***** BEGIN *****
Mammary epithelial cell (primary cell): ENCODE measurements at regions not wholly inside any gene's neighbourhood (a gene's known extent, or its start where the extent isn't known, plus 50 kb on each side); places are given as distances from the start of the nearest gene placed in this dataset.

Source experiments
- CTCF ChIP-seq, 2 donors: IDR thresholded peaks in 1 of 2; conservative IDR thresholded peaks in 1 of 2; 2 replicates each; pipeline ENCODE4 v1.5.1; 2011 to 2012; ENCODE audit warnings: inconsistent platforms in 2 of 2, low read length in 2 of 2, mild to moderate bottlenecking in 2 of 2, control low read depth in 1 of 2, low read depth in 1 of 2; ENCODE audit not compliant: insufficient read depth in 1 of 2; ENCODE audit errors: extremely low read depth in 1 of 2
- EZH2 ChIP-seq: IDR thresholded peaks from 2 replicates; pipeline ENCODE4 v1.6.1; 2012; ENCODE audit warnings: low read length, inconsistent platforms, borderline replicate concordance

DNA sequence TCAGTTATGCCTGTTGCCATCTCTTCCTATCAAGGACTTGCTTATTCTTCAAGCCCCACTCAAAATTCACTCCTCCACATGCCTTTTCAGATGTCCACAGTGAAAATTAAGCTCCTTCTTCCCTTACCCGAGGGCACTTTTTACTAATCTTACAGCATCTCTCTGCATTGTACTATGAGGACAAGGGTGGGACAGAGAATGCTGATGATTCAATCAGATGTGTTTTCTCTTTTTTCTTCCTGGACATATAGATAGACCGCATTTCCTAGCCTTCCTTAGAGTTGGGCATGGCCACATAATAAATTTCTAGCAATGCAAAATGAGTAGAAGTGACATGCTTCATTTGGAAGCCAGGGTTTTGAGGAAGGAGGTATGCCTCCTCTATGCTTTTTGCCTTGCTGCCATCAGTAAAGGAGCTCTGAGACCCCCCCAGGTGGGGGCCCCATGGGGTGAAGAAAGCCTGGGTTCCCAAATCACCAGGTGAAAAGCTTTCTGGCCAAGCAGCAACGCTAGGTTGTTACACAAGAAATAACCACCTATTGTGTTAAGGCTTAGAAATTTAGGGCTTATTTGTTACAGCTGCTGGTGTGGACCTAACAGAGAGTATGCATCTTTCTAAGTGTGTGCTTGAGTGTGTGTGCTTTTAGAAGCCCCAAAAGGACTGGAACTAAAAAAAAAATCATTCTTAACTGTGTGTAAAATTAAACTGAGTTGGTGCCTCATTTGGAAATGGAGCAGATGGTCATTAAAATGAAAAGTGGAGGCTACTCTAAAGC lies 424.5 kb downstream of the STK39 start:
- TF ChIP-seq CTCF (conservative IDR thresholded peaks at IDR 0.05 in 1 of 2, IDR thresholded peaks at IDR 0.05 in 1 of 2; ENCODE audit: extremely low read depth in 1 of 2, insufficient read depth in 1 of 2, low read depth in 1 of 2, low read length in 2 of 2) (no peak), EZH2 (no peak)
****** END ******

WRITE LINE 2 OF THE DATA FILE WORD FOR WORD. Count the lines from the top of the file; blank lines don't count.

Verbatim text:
Source experiments